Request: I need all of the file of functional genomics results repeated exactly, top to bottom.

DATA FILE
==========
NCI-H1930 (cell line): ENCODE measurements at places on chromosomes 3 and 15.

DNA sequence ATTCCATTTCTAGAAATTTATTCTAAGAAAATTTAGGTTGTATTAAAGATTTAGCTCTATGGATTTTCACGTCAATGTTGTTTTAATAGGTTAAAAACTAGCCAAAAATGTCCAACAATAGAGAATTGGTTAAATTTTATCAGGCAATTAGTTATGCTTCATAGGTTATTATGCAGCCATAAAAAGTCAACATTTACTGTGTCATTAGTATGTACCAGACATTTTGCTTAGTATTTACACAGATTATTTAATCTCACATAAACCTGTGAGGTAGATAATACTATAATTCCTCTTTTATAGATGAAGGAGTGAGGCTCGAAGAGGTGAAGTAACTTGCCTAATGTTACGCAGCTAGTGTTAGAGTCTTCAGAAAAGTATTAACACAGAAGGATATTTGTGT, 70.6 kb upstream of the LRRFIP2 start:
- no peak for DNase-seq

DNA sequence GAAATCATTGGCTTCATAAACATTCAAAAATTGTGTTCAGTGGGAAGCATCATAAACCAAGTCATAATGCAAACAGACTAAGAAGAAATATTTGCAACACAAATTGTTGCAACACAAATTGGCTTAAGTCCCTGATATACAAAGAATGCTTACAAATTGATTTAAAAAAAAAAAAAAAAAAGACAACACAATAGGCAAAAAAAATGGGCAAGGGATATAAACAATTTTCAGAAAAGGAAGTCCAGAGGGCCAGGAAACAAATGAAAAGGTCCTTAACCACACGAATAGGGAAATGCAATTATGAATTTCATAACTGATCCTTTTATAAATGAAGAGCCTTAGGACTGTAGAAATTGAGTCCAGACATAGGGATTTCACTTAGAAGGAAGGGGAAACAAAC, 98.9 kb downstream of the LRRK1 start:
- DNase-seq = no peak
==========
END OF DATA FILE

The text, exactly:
NCI-H1930 (cell line): ENCODE measurements at places on chromosomes 3 and 15.

DNA sequence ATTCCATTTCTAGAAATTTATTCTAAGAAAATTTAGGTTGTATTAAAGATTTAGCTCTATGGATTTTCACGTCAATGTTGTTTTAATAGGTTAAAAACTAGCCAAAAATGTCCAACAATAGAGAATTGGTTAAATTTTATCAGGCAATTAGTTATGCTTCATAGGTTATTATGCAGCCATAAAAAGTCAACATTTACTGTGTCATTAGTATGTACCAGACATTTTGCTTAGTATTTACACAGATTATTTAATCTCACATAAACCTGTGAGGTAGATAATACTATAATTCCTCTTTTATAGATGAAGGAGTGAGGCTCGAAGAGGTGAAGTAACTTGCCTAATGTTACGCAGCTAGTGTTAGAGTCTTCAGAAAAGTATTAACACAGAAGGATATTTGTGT, 70.6 kb upstream of the LRRFIP2 start:
- no peak for DNase-seq

DNA sequence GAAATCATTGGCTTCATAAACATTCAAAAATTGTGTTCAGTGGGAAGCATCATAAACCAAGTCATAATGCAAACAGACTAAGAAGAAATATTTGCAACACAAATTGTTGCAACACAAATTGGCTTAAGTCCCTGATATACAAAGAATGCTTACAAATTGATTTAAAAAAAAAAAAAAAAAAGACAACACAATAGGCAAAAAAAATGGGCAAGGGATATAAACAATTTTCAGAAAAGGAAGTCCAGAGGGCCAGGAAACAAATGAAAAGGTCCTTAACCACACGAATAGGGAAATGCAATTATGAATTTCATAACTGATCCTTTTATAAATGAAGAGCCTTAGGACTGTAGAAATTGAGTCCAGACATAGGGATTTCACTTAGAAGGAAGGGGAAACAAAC, 98.9 kb downstream of the LRRK1 start:
- DNase-seq = no peak